- The Washington Times - Monday, February 16, 2004

God’s creation of the Earth, Noah and the flood, Moses at the Red Sea: These pivotal stories from the Old Testament still resonate deeply with most Americans, who take the accounts literally rather than as a symbolic lesson.

An ABC News poll released Sunday found that 61 percent of Americans believe the account of creation in the Bible’s book of Genesis is “literally true” rather than a story meant as a “lesson.”

Sixty percent believe in the story of Noah’s ark and a global flood, while 64 percent agree that Moses parted the Red Sea to save fleeing Jews from their Egyptian captors.

The poll, with a margin of error of 3 percentage points, was conducted Feb. 6 to 10 among 1,011 adults.

“These are surprising and reassuring figures — a positive sign in a postmodern world that seemed bent on erasing faith from the public square in recent years,” said the Rev. Charles Nalls of Christ the King, a Catholic-Anglican church in the District.

“This poll tells me that America is reading the Bible more than we thought. There had been a tendency to decry or discount Bible literacy among the faithful,” he said.

“But this indicates a strong alliance among Americans with the inerrant word of God, as opposed to simply the inspired word of God, as viewed in the context of faith tradition,” Father Nalls said.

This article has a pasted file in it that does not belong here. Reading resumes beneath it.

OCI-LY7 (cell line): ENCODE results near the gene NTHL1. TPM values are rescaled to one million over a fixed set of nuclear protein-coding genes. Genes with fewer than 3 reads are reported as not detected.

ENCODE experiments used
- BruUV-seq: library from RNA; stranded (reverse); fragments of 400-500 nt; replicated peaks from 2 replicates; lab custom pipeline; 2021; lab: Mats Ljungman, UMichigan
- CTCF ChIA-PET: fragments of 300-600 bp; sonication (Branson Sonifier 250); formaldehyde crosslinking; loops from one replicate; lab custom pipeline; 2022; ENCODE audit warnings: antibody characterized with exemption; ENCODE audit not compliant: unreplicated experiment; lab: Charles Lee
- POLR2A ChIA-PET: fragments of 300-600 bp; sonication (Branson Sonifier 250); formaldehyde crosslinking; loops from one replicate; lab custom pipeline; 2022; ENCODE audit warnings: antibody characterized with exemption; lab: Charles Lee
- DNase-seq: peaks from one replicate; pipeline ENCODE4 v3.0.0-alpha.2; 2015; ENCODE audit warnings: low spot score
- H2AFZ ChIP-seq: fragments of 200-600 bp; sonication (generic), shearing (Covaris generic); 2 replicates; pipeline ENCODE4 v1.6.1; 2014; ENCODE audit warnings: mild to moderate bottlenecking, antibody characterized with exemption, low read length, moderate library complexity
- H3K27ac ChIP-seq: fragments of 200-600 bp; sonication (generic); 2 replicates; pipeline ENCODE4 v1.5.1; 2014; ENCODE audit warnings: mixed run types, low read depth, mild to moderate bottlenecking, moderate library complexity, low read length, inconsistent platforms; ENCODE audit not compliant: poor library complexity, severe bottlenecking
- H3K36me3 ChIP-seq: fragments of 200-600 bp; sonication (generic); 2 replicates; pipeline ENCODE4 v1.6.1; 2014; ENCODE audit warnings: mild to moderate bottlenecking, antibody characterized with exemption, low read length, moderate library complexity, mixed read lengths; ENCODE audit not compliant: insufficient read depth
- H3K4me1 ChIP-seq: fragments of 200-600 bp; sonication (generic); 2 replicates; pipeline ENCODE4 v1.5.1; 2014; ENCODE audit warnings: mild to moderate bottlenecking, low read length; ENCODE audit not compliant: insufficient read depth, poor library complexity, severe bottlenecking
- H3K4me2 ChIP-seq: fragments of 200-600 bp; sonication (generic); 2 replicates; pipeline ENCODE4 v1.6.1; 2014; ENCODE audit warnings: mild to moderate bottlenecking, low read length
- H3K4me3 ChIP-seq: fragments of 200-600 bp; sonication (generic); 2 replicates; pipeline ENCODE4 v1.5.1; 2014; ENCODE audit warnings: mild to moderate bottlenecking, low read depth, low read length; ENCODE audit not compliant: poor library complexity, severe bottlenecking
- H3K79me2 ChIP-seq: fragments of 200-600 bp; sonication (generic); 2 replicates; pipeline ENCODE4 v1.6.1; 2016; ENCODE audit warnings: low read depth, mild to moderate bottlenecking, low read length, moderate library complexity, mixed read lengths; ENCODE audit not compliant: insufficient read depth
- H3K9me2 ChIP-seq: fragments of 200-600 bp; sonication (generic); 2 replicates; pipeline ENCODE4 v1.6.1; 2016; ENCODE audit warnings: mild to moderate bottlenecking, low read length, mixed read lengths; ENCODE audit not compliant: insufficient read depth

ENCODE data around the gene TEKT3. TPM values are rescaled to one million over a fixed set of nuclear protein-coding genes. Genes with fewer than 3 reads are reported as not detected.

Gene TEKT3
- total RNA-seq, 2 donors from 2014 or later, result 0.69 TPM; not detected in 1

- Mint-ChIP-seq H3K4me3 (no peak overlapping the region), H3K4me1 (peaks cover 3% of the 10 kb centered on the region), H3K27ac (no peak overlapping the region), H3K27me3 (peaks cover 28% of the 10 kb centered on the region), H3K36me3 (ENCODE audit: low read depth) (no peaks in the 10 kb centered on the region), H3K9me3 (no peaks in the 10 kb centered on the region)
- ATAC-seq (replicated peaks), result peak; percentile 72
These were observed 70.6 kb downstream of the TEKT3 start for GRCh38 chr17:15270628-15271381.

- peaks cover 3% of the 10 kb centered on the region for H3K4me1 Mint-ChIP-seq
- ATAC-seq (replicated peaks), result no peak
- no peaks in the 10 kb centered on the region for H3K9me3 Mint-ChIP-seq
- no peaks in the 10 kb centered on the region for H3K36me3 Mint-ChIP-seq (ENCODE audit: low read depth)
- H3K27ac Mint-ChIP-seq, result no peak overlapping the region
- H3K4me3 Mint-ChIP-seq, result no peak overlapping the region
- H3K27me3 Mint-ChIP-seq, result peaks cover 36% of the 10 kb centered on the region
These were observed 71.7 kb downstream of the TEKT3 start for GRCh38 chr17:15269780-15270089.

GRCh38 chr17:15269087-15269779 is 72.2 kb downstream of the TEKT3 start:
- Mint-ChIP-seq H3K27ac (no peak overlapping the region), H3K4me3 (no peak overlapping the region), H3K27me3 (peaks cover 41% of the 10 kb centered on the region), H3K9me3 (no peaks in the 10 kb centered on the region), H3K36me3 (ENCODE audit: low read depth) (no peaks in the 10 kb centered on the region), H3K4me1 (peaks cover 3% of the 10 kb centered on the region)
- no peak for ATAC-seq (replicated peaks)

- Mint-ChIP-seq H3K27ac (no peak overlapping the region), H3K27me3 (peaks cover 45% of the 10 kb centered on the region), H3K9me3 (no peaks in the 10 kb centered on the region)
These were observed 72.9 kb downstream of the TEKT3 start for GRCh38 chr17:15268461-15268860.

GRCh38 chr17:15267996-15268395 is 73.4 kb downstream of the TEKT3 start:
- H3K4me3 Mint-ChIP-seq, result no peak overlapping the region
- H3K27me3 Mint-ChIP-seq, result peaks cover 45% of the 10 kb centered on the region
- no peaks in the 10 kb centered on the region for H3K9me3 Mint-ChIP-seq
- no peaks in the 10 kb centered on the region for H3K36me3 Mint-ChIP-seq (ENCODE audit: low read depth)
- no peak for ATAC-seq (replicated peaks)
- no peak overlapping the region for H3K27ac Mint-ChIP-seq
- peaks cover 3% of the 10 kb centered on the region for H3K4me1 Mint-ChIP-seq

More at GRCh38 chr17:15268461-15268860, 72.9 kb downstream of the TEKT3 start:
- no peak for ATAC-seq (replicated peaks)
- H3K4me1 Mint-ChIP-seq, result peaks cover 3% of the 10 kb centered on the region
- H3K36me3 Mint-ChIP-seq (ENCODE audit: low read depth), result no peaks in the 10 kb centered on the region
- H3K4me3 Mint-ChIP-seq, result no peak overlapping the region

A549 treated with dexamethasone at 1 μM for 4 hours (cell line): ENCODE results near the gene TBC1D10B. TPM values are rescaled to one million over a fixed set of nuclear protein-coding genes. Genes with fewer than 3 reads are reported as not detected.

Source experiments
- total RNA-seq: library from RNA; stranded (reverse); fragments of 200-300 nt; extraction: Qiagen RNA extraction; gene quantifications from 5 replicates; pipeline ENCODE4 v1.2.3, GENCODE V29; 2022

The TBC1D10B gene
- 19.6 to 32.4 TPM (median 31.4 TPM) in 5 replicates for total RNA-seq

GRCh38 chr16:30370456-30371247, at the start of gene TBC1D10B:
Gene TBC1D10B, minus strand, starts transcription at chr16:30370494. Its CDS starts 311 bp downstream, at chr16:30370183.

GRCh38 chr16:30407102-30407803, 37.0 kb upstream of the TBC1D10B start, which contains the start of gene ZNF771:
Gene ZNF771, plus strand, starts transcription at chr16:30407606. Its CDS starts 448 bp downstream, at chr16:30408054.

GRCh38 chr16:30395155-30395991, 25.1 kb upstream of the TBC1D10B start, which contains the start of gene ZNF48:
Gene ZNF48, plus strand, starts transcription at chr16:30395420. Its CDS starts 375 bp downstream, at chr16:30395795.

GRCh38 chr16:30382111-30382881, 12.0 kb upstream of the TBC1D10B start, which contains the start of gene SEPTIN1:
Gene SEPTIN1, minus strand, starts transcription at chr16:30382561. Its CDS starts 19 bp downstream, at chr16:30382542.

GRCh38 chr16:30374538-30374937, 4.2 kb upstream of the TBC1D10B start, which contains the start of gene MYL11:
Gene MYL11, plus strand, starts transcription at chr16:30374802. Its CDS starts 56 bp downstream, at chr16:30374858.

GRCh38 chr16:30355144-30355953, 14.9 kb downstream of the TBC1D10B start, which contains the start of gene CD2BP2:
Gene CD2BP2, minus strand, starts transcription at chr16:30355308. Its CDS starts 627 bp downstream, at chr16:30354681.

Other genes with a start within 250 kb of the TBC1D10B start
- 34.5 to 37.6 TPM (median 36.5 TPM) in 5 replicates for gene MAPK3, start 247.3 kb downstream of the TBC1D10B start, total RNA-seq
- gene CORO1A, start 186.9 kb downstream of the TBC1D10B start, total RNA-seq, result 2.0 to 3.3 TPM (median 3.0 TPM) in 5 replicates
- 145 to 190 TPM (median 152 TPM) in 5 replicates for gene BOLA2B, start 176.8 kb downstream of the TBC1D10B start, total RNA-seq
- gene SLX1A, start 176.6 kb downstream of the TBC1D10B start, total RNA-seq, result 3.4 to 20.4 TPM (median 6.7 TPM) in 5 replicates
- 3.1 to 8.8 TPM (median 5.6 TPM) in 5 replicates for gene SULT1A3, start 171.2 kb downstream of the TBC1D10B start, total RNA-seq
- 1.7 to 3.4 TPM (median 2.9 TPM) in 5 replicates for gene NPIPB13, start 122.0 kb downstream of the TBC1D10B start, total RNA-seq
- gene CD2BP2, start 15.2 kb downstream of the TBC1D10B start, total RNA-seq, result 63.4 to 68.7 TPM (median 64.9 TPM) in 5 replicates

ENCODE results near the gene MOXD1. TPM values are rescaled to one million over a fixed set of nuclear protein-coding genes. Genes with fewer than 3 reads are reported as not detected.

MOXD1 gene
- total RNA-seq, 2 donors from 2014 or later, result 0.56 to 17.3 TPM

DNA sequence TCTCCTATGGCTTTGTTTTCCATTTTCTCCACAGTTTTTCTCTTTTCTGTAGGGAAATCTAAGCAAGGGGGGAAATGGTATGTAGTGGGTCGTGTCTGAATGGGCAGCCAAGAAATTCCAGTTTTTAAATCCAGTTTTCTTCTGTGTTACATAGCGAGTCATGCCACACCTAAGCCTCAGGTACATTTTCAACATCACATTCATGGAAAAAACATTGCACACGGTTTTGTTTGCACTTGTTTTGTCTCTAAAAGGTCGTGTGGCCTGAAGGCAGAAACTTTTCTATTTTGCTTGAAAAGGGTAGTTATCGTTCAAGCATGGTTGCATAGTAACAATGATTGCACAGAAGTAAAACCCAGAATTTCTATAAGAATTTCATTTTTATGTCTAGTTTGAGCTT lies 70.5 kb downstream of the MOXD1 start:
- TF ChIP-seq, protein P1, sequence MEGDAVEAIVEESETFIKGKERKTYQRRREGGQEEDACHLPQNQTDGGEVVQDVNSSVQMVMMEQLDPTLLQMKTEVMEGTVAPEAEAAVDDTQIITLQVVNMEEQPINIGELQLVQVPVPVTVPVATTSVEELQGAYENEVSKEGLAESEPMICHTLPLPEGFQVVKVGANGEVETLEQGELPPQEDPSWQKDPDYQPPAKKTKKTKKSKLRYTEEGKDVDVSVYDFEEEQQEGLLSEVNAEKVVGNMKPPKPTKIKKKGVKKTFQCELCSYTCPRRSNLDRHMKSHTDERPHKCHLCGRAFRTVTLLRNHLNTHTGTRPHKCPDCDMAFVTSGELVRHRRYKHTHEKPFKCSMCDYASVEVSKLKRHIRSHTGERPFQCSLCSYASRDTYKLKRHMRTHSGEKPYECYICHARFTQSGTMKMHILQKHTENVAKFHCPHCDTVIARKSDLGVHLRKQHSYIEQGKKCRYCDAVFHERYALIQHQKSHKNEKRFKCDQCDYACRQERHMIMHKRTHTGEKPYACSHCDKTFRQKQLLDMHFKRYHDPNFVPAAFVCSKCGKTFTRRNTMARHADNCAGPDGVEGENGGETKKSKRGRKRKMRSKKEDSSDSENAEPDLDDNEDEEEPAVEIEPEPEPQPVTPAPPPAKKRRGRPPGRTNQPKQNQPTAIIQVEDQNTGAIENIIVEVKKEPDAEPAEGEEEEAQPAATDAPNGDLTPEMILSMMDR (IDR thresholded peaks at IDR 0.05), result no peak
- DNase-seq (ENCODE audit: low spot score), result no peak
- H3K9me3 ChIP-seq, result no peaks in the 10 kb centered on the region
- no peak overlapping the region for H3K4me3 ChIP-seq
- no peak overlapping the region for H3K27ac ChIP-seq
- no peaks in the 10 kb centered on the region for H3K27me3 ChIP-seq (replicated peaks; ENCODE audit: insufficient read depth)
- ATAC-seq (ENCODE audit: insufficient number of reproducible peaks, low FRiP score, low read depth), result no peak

The levels of belief in the stories, however, differed among Christians.

The poll found that 75 percent of Protestants believed in the story of creation, 79 percent in the Red Sea account and 73 percent in Noah and the ark.

Among evangelical Protestants, those figures were 87 percent, 91 percent and 87 percent, respectively. Among Catholics, they were 51 percent, 50 percent and 44 percent.

The stories still proved somewhat compelling among those who had “no religion.” A quarter said they believed in Creation, almost a third said Moses parted the Red Sea, and 29 percent believe in Noah.

In anticipation of the Feb. 25 release of Mel Gibson’s controversial movie, “The Passion of the Christ,” the poll also found that 80 percent of Americans do not feel that the Jews of today bear responsibility for the death of Jesus Christ, against 8 percent who said they did.

Some critics contend that Mr. Gibson’s film unfairly portrays Jews, although he removed a scene which depicts a crowd asking that the death of Jesus “be on us, and on our children,” a phrase from the Book of Matthew.

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